Two Handy Schooling Websites for Kids (Coding and Physics)

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During this enforced shutdown of the school system in The Netherlands, we are basically on our own with limited guidance from the school to do our home-schooling. They send us a packet of stuff to do, and there is also an online portal to do basic spelling and arithmetic. Our kids are at a Montessori school and not that old either, so there isn't the crazy reliance on homework and pressing weights of incoming exams.

That means that we have quite a bit of latitude to try out different things that they aren't teaching at school after we have done a bit of the "recommended" material. Of course, we do finish the recommended stuff, but it goes pretty quickly. For us, the Dutch language stuff is pretty useful, as neither my wife or I are native speakers and we struggle to teach it to the kids... in fact, I think they are waaaaayyyyyy ahead of me already!

The schooling materials (online and physical) can, in general, run the risk of teaching method over understanding... this is something that I see in many of my students. By the end of the high school, there are way too many people who are more interested in the marks over understanding... and their understanding (at least in Physics and Mathematics) is brittle as it has emphasised method and target hitting (aka marks) over understanding. The more recent drive to make the school curriculum more "relevant" has made this much much worse... however, that is a rant for a different day!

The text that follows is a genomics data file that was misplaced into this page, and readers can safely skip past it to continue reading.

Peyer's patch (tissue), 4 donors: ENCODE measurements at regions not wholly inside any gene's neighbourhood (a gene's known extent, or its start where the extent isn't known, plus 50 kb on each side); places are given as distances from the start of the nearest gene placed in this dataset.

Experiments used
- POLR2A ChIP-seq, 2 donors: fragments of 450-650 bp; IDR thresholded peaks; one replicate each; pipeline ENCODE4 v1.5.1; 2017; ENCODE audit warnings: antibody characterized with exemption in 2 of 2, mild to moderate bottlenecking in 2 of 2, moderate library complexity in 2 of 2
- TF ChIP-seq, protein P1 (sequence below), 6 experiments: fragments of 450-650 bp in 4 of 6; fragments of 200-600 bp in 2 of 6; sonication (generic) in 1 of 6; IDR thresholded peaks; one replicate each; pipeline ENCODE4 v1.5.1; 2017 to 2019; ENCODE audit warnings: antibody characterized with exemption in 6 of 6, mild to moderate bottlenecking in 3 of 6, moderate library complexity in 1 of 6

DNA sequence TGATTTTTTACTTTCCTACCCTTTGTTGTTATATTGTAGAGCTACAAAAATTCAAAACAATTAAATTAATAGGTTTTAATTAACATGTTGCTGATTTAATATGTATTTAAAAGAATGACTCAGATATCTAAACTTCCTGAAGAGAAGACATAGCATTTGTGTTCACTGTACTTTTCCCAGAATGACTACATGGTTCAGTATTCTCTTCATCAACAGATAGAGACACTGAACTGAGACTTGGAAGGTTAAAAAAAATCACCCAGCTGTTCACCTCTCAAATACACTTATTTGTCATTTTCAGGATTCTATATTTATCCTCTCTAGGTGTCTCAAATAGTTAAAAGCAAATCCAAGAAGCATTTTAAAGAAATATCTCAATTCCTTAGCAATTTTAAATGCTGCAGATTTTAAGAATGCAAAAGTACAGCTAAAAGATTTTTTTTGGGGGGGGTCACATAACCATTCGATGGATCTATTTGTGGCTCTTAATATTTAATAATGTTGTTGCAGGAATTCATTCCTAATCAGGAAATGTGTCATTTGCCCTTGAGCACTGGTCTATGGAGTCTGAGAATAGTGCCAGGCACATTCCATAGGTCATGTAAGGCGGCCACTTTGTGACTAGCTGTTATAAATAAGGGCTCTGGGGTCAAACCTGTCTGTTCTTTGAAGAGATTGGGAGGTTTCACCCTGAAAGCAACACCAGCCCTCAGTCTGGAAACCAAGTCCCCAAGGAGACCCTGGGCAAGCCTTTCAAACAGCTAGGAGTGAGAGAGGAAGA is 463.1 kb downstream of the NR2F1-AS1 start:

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The first of the two interesting learning resource websites is this programming/coding website called Code.org which is available for free anywhere in the world. The courses are catered for Kindergarten through to High School levels and are geared towards helping kids have a programming mindset and approach to problems as well as including a few videos from people in the field on a variety of topics from Cyber-bullying through to interesting projects that you can do with programming tools.

Our kids are in the primary school, so I haven't really explored the older topics in depth. Most of what the older child is doing is learning a block-based programming to solve puzzles and problems. It starts off pretty easy (much of which she has done with toys like Cubetto) and now is starting to get quite a bit more involved.... including a course on de-bugging!

The courses are structured in a way to introduce a single new type of problem/technique with a video, then follows up with about 10 short problems of varying difficulty that incorporates the new skill with previously learnt skills.

All of the problems solve a visual problem that uses the characters from various well known internet tropes like Minecraft, Angry Birds or Flappy Bird amongst many others... and these little things help to keep my kids engaged and interested in solving the problems. Of course, my oldest just loves puzzles anyway... so this is perfect for her! She ends up wanting to do this in her spare time!